Columns, Opinion

Modern Musings: An elegy for FilmStruck, the streaming service by and for cinephiles

The movie streaming service FilmStruck announced it would be shutting down Nov. 29 after just two years in operation. The announcement came as a shock to many cinephiles and filmmakers alike, for whom the service (which housed much of the Criterion Collection library) provided a unique and diverse array of films from all decades and countries.  

FilmStruck was an anomaly in the world of movie streaming services, containing mostly foreign films and arthouse features, not the most recent or most popular Hollywood productions. Unlike most streaming services, it offered mostly movies with just a few mini-series here and there.

FilmStruck also didn’t want to be just a place to watch films — the service cared deeply about the artist’s process and the importance of filmmaking and the filmmaker in our society. An entire section of the service was dedicated to its “Adventures in Moviegoing” series, which was composed of video essays, discussions with filmmakers and writers and behind-the-scenes, on-set videos that gave viewers an insider’s look into moviemaking. This allowed viewers to immerse themselves in the discussion about the craft of filmmaking, something the Criterion Collection has always encouraged and inspired film lovers to do.

FilmStruck reminded us that movies aren’t supposed to be just entertainment — they should serve as social messages and teach us something about the world around us. This idea about the purpose of movies is all too often lost in a society dominated by Netflix and reality TV, and the end of a service that was such a proponent of this concept is a great loss.

The death of FilmStruck is also a great loss for classic and foreign cinema of the 20th century. Because Turner Classic Movies was behind the platform, it offered hundreds of classic films from Hollywood’s golden age of cinema, many of which are difficult to find on other streaming services. Of course, these films can be seen on the TCM TV channel and their website, but many young people are unaware of the channel or don’t have a cable subscription, making it even more difficult to view these masterpieces.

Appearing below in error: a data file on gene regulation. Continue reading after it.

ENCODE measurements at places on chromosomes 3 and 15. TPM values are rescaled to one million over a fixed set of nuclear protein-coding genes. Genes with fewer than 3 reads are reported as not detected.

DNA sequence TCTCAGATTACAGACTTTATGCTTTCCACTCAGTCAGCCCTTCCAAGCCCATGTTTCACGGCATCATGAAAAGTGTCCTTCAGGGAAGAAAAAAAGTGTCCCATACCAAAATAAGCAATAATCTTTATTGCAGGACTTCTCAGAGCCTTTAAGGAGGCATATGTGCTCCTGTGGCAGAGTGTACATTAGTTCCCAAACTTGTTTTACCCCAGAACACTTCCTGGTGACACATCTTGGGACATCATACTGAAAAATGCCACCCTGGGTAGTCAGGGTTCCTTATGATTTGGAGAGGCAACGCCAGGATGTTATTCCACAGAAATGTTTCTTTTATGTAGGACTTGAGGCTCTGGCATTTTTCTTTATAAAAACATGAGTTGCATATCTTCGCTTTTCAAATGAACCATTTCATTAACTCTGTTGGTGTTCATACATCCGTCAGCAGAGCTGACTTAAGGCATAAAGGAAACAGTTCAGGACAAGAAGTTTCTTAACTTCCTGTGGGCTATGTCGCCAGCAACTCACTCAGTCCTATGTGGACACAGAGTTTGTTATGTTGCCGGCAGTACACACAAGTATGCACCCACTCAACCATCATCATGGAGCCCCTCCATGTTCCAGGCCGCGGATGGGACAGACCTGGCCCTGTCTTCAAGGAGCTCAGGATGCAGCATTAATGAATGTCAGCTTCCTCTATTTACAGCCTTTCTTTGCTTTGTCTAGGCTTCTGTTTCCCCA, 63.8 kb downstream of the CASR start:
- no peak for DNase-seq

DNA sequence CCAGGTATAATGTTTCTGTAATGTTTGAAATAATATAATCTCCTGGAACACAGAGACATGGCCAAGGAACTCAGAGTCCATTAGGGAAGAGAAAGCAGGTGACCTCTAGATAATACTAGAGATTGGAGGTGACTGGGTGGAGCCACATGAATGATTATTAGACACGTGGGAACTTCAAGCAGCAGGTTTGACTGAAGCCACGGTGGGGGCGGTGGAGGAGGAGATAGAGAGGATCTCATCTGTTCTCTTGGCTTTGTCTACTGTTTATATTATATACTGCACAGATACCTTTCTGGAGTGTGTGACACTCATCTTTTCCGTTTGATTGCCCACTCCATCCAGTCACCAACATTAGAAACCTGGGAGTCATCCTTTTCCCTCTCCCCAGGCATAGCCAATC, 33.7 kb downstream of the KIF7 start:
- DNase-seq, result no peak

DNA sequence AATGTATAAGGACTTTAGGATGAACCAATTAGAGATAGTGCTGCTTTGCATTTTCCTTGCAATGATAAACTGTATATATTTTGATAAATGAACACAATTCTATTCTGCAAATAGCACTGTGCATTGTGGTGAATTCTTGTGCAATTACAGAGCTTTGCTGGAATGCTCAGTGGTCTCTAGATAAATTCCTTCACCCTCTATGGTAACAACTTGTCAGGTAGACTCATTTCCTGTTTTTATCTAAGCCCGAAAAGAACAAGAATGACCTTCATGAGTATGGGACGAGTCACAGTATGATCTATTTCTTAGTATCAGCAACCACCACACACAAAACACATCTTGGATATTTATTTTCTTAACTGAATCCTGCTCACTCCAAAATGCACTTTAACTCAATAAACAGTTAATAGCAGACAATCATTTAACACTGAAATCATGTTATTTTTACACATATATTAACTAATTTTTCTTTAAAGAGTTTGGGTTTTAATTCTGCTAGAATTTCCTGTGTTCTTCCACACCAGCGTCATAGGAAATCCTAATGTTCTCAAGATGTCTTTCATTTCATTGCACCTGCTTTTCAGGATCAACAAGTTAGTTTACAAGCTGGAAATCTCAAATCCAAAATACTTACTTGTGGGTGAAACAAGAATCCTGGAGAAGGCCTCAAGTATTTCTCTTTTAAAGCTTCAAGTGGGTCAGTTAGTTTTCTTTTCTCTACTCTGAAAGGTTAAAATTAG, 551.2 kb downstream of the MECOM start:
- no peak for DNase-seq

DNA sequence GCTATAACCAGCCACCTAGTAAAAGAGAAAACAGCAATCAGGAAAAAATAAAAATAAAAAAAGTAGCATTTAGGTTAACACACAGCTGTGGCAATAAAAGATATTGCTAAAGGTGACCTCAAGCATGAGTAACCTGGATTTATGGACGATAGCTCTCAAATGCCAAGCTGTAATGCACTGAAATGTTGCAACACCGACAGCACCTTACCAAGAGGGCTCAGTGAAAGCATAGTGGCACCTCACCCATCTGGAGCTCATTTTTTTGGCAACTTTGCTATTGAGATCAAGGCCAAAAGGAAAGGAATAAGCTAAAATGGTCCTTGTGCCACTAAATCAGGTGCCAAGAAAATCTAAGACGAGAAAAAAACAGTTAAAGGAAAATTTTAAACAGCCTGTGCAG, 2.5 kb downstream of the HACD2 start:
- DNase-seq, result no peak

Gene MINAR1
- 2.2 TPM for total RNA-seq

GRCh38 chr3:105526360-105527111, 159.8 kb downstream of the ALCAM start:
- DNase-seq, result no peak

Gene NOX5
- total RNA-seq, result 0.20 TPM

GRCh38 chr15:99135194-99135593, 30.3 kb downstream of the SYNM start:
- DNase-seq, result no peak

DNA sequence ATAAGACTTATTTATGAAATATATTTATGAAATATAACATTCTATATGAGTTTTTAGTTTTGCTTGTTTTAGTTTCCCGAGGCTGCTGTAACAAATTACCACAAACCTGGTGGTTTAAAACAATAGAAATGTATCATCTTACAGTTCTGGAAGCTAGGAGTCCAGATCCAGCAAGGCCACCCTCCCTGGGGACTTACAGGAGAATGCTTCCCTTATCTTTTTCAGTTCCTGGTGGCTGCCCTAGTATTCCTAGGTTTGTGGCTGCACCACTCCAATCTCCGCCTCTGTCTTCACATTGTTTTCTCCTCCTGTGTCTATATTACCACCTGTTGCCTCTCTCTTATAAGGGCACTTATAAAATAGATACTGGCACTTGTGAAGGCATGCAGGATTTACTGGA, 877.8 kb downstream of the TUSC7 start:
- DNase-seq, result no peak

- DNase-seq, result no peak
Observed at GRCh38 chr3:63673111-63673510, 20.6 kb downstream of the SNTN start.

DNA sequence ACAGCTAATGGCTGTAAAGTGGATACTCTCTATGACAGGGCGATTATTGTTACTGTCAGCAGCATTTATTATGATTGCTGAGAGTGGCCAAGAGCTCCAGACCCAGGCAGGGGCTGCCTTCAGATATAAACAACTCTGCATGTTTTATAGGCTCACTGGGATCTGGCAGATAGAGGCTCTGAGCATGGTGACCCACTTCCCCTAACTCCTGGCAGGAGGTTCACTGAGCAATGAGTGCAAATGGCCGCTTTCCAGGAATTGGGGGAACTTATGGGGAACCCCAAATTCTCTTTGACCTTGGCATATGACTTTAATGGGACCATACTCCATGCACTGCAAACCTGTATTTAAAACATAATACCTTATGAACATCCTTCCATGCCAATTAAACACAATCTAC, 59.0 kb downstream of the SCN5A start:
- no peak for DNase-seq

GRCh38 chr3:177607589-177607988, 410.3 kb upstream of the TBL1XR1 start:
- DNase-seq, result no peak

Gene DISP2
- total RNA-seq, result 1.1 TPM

Even scarcer are foreign films from the 20th century — Hulu and Netflix have large libraries of foreign films from the 21st century, and only a few from before 2000, but the ones they do have are only the most popular and critically acclaimed (usually films that won the Best Foreign Film Oscar). But there is no Bergman, no Tarkovsky, no Kurosawa — none of the great masters of cinema to be found on any of these other sites, and with the shuttering of FilmStruck’s doors, a crucial era of film history will be missing from the world of movie streaming.

As a subscriber to FilmStruck myself, the announcement of their shutdown is heartbreaking. FilmStruck appealed to a niche audience of the most hardcore cinephiles — and perhaps that is why it is not a sustainable service — but that made it feel like a community, and it indeed spawned such close-knit clubs. After FilmStruck’s inception in November 2016, I joined several Facebook groups dedicated to the service and the Criterion Collection, where I shared my opinions of films I watched on the service with people from all over the world. Without FilmStruck, other film lovers and I will have to go back to buying Criterion DVDs, scouring library bookshelves for classics or searching the internet for free downloads of forgotten foreign gems (and then there’s always the problem of finding English subtitles).

There may still be hope for FilmStruck yet. Perhaps Hulu will pick up the Criterion Collection again, as prior to FilmStruck, most of the Criterion library was housed there. This would also serve to bring arthouse films back to the masses who don’t typically watch such films.

Following FilmStruck’s announcement, Guillermo del Toro, the Oscar-winning director of “The Shape of Water,” tweeted, “We will find a way to bring it back-   We will!” I hope, for the sake of cinephiles everywhere and for the sake of film history, FilmStruck will find a way to survive, because the film world needs it more than anything right now.

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